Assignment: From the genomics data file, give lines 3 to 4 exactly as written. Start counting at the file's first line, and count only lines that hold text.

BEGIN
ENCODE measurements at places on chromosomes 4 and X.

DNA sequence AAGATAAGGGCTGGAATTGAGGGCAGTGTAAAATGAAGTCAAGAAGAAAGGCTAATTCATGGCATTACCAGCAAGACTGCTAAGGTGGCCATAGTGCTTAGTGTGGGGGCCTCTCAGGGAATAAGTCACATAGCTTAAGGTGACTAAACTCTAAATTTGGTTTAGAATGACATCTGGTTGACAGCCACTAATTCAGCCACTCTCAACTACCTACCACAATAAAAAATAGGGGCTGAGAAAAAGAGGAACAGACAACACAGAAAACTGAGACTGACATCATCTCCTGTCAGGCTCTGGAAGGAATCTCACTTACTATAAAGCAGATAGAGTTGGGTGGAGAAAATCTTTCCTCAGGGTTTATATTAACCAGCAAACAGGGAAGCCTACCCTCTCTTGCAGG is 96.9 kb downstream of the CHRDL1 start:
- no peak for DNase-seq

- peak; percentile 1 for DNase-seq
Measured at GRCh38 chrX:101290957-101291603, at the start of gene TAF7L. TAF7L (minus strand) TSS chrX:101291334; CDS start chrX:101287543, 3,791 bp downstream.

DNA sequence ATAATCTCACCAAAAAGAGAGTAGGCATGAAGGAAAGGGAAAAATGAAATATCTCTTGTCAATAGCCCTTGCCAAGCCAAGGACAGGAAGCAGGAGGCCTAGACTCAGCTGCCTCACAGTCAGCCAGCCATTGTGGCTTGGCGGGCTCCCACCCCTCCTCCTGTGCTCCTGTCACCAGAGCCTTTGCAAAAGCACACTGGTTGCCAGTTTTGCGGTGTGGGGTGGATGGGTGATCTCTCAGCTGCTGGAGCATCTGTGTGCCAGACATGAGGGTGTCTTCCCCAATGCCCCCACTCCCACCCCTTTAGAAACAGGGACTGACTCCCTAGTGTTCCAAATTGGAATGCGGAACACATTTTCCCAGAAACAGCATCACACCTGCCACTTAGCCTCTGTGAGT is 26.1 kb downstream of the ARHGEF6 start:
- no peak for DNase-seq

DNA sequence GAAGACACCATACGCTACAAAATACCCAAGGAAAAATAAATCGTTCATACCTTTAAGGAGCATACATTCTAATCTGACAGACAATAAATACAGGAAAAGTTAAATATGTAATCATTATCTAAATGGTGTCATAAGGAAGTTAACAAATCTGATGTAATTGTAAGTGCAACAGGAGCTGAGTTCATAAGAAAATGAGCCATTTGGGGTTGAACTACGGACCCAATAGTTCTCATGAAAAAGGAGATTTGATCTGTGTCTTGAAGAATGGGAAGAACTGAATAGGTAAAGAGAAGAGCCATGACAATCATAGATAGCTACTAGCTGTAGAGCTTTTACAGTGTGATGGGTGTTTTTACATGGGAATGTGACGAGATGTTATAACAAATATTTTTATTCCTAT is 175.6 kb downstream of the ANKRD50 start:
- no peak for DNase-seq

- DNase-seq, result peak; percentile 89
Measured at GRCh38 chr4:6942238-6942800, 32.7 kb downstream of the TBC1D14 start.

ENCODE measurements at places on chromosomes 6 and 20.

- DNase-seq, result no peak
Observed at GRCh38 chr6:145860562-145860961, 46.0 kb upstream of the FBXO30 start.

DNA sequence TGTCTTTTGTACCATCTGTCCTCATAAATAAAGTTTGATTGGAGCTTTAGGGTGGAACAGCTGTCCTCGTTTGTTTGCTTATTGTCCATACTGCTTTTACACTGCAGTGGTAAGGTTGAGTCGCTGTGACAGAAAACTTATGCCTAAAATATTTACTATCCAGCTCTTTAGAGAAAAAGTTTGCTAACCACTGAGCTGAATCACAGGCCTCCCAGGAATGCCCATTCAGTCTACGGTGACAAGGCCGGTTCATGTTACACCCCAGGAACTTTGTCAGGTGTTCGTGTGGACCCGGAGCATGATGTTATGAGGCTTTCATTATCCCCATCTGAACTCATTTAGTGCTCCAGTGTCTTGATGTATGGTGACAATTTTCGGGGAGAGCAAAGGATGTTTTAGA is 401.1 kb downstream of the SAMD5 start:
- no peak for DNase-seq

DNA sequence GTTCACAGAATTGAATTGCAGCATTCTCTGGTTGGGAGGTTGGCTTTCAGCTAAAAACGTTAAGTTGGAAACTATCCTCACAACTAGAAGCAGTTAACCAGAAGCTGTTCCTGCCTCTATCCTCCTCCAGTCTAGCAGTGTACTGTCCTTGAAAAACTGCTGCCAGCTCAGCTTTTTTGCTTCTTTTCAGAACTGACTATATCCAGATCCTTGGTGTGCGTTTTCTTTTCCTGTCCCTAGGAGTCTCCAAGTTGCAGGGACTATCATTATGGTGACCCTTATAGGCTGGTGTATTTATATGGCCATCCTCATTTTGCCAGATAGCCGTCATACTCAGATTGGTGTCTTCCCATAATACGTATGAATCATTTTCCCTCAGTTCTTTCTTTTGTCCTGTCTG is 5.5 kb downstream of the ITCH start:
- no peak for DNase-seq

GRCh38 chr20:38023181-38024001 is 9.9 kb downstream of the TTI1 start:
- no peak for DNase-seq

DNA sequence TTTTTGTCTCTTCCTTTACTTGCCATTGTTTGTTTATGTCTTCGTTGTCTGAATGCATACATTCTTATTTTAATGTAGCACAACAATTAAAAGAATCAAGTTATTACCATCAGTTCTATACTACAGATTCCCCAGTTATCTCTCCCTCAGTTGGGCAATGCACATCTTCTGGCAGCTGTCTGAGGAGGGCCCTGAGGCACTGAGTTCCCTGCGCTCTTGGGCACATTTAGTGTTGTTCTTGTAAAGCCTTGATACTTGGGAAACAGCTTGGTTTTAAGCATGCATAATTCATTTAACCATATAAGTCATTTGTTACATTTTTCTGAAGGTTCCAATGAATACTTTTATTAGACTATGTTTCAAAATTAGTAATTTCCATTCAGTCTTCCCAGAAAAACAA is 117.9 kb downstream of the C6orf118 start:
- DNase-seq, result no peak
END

- no peak for DNase-seq

- peak; percentile 1 for DNase-seq